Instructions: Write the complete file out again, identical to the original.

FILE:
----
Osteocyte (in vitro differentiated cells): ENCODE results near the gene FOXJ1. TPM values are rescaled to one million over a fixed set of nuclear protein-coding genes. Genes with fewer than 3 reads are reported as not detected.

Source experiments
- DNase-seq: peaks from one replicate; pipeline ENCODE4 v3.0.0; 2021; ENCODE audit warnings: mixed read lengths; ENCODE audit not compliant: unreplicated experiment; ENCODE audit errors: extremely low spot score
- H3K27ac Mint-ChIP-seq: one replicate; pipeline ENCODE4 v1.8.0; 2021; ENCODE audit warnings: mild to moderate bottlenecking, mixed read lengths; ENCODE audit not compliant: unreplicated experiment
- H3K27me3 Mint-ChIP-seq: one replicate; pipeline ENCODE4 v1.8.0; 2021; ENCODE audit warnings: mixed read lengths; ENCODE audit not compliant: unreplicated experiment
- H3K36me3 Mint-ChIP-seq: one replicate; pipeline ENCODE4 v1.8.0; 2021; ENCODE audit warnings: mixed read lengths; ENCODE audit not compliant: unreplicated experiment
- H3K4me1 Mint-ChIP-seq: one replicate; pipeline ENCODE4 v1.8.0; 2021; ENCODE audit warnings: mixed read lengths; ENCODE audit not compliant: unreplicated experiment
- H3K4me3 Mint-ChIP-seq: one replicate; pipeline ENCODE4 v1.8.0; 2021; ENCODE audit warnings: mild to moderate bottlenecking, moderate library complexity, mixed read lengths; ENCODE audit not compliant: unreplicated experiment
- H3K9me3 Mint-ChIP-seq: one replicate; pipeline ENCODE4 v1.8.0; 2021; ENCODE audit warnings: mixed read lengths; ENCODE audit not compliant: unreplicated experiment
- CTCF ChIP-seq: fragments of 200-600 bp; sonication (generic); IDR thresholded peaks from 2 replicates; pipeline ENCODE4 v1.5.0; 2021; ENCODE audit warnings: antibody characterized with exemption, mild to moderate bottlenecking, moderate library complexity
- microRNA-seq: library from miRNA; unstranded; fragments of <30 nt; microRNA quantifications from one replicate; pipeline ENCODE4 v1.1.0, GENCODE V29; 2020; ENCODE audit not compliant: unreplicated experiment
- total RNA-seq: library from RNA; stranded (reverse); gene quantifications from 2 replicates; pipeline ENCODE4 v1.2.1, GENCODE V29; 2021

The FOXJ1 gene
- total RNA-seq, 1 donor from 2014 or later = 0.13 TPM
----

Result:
Osteocyte (in vitro differentiated cells): ENCODE results near the gene FOXJ1. TPM values are rescaled to one million over a fixed set of nuclear protein-coding genes. Genes with fewer than 3 reads are reported as not detected.

Source experiments
- DNase-seq: peaks from one replicate; pipeline ENCODE4 v3.0.0; 2021; ENCODE audit warnings: mixed read lengths; ENCODE audit not compliant: unreplicated experiment; ENCODE audit errors: extremely low spot score
- H3K27ac Mint-ChIP-seq: one replicate; pipeline ENCODE4 v1.8.0; 2021; ENCODE audit warnings: mild to moderate bottlenecking, mixed read lengths; ENCODE audit not compliant: unreplicated experiment
- H3K27me3 Mint-ChIP-seq: one replicate; pipeline ENCODE4 v1.8.0; 2021; ENCODE audit warnings: mixed read lengths; ENCODE audit not compliant: unreplicated experiment
- H3K36me3 Mint-ChIP-seq: one replicate; pipeline ENCODE4 v1.8.0; 2021; ENCODE audit warnings: mixed read lengths; ENCODE audit not compliant: unreplicated experiment
- H3K4me1 Mint-ChIP-seq: one replicate; pipeline ENCODE4 v1.8.0; 2021; ENCODE audit warnings: mixed read lengths; ENCODE audit not compliant: unreplicated experiment
- H3K4me3 Mint-ChIP-seq: one replicate; pipeline ENCODE4 v1.8.0; 2021; ENCODE audit warnings: mild to moderate bottlenecking, moderate library complexity, mixed read lengths; ENCODE audit not compliant: unreplicated experiment
- H3K9me3 Mint-ChIP-seq: one replicate; pipeline ENCODE4 v1.8.0; 2021; ENCODE audit warnings: mixed read lengths; ENCODE audit not compliant: unreplicated experiment
- CTCF ChIP-seq: fragments of 200-600 bp; sonication (generic); IDR thresholded peaks from 2 replicates; pipeline ENCODE4 v1.5.0; 2021; ENCODE audit warnings: antibody characterized with exemption, mild to moderate bottlenecking, moderate library complexity
- microRNA-seq: library from miRNA; unstranded; fragments of <30 nt; microRNA quantifications from one replicate; pipeline ENCODE4 v1.1.0, GENCODE V29; 2020; ENCODE audit not compliant: unreplicated experiment
- total RNA-seq: library from RNA; stranded (reverse); gene quantifications from 2 replicates; pipeline ENCODE4 v1.2.1, GENCODE V29; 2021

The FOXJ1 gene
- total RNA-seq, 1 donor from 2014 or later = 0.13 TPM